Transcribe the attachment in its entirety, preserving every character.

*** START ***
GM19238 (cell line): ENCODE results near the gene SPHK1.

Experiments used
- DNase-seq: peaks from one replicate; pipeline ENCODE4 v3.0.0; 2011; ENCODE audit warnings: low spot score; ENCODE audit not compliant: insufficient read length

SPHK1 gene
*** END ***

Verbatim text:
GM19238 (cell line): ENCODE results near the gene SPHK1.

Experiments used
- DNase-seq: peaks from one replicate; pipeline ENCODE4 v3.0.0; 2011; ENCODE audit warnings: low spot score; ENCODE audit not compliant: insufficient read length

SPHK1 gene